Reliance on shallow soil water in a mixed-hardwood forest in central Pennsylvania.

Gaines KP, Stanley JW, Meinzer FC, McCulloh KA, Woodruff DR, Chen W, Adams TS, Lin H, Eissenstat DM - Tree Physiol. (2015)

(a) Boxplot of xylem water δ18O (top) and δ2H (bottom) compositions for genera sampled during dry sample dates. Upper and lower boundaries of box denote 75th and 25th percentile ranges, respectively, with median at center line. Error bars show maximum and minimum range of data with points for observations exceeding 1.5 times the interquartile range. Letters denote statistically significant differences (genus differences in δ18O, P < 0.0001; δ2H, P < 0.00001; Acer, n = 13; Carya, n = 5; Pinus, n = 3; Quercus, n = 17). (b) Scatter plot of tree DBH and tree water δ18O (top) and δ2H (bottom) compositions for individuals sampled on dry dates (δ18O, P < 0.00001, R2 = 0.35, y = −0.063x − 3.37; δ2H, P < 0.000001, R2 = 0.42, y = −0.46x − 28.45). (c) Scatter plot of soil depth at tree locations and tree water δ18O (top) and δ2H (bottom) compositions for individuals sampled on dry dates (δ18O, P < 0.05, R2 = 0.09, y = −0.020x − 4.57; δ2H, P < 0.05, R2 = 0.07, y = −0.12x − 38.1).
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TPV113F6: (a) Boxplot of xylem water δ18O (top) and δ2H (bottom) compositions for genera sampled during dry sample dates. Upper and lower boundaries of box denote 75th and 25th percentile ranges, respectively, with median at center line. Error bars show maximum and minimum range of data with points for observations exceeding 1.5 times the interquartile range. Letters denote statistically significant differences (genus differences in δ18O, P < 0.0001; δ2H, P < 0.00001; Acer, n = 13; Carya, n = 5; Pinus, n = 3; Quercus, n = 17). (b) Scatter plot of tree DBH and tree water δ18O (top) and δ2H (bottom) compositions for individuals sampled on dry dates (δ18O, P < 0.00001, R2 = 0.35, y = −0.063x − 3.37; δ2H, P < 0.000001, R2 = 0.42, y = −0.46x − 28.45). (c) Scatter plot of soil depth at tree locations and tree water δ18O (top) and δ2H (bottom) compositions for individuals sampled on dry dates (δ18O, P < 0.05, R2 = 0.09, y = −0.020x − 4.57; δ2H, P < 0.05, R2 = 0.07, y = −0.12x − 38.1).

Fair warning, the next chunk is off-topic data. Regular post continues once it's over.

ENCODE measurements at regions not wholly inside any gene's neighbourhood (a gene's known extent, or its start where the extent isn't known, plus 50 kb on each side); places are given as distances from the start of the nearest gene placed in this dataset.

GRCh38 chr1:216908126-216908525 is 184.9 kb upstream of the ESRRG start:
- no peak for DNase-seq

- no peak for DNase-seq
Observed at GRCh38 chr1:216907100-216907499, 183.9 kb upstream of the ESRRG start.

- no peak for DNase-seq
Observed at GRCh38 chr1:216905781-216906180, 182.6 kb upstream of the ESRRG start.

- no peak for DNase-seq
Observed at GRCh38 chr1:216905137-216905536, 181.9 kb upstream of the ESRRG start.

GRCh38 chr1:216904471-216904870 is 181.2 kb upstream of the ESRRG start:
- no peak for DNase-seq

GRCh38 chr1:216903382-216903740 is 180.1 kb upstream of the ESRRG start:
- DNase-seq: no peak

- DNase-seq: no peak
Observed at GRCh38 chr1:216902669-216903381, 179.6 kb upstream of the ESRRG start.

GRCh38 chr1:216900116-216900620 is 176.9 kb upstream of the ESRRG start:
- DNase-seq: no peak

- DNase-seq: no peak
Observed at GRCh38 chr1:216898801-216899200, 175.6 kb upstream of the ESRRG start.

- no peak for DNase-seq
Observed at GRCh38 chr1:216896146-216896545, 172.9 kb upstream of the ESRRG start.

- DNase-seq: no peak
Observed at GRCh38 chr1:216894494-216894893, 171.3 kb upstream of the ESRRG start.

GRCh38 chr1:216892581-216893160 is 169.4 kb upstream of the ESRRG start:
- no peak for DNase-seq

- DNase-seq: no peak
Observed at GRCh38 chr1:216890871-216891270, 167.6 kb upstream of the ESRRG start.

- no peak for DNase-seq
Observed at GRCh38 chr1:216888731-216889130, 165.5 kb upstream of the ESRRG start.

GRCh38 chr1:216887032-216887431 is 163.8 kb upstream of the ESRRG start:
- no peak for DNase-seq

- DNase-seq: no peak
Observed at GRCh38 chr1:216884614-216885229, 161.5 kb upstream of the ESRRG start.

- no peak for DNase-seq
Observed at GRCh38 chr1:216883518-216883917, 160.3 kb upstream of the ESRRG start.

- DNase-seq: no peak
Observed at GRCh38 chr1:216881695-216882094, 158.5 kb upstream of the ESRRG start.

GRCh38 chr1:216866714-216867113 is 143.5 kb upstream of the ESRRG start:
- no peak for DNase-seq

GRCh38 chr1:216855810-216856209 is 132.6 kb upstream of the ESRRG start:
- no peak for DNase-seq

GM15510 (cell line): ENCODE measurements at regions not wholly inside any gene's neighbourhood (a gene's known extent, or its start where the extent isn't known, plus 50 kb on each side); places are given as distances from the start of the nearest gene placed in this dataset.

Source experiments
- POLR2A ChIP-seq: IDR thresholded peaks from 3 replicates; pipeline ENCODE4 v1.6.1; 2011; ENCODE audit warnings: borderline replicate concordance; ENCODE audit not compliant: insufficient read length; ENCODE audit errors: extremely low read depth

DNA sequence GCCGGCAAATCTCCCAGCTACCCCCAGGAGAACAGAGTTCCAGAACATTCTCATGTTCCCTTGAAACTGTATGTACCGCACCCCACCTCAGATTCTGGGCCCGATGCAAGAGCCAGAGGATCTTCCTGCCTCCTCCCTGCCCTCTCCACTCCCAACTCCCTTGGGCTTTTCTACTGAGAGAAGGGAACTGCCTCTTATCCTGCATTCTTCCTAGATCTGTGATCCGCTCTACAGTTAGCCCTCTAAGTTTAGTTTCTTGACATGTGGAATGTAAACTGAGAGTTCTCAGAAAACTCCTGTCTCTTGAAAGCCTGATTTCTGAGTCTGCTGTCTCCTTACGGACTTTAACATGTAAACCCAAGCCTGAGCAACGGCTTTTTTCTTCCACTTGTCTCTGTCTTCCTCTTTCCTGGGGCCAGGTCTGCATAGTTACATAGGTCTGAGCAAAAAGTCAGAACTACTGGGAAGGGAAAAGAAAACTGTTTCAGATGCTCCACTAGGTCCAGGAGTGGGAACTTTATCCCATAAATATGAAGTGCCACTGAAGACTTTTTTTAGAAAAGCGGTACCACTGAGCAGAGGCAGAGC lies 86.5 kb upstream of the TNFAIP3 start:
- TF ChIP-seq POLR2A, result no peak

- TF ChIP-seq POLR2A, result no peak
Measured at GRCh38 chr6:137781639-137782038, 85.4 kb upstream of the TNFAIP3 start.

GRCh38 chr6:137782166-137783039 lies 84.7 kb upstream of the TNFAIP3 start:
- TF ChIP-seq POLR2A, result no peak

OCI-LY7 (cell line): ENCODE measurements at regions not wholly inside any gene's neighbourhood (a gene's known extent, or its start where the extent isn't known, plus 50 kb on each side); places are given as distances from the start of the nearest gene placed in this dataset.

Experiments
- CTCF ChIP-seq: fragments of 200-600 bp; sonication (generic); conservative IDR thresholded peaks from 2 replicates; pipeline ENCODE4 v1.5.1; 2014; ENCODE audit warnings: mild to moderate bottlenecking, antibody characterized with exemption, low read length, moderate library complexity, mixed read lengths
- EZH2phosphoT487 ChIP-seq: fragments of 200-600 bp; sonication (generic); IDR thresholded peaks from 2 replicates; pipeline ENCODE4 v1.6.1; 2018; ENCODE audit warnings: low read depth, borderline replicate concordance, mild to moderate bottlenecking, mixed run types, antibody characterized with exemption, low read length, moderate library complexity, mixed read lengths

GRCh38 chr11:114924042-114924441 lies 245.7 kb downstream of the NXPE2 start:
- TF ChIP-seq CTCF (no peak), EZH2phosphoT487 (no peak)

Mentions: Univariate tests used in preparation for mixed effect model building showed that genus, tree size and soil depth were all significant predictors of both δ18O and δ2H (Figure 6). Quercus and Carya xylem water tended to be more depleted in heavy isotopes than that of Acer (overall genus effect, P < 0.0001 and R2 = 0.36 for δ18O; P < 0.00001 and R2 = 0.46 for δ2H) (Figure 6a). Tree size was a significant negative linear predictor of δ18O and δ2H, with larger trees tending to use water more depleted in heavy isotopes than smaller trees. Diameter at breast height was used in the model building process since DBH and tree height were positively correlated (r = 0.59), and DBH was a stronger predictor of xylem water δ18O than tree height (DBH, P < 0.00001, R2 = 0.35; tree height, P < 0.001, R2 = 0.22) and δ2H (DBH, P < 0.000001, R2 = 0.42; tree height, P < 0.01, R2 = 0.19) (Figure 6b). Soil depth was a significant linear predictor of δ18O (P < 0.05, R2 = 0.09) and δ2H (P < 0.05, R2 = 0.07) (Figure 6c), but with lower explanatory power compared with genus and DBH. Slope position and elevation were not significant predictors of δ18O or δ2H (δ18O, P = 0.19 for slope position and P = 0.91 for elevation; δ2H, P = 0.36 for slope position and P = 0.69 for elevation). A comparison of nested models with a random effect of individual tree and candidate fixed effects (Table 2) resulted in the selection of a final model with all possible fixed effects that we examined (genus, DBH and soil depth; Table 3). The final model explained ∼54% of the variation in tree xylem water δ18O and ∼63% of the variation in δ2H.Table 2.

Bottom Line: Based on multiple lines of evidence, including stable isotope natural abundance, sap flux and soil moisture depletion patterns with depth, the majority of water uptake during the dry part of the growing season occurred, on average, at less than ∼60 cm soil depth throughout the catchment.While there were some trends in depth of water uptake related to genus, tree size and soil depth, water uptake was more uniformly shallow than we expected.Our results suggest that these types of forests may rely considerably on water sources that are quite shallow, even in the drier parts of the growing season.

View Article: PubMed Central - PubMed

Affiliation: Department of Ecosystem Science and Management, Pennsylvania State University, University Park, PA 16802, USA.

No MeSH data available.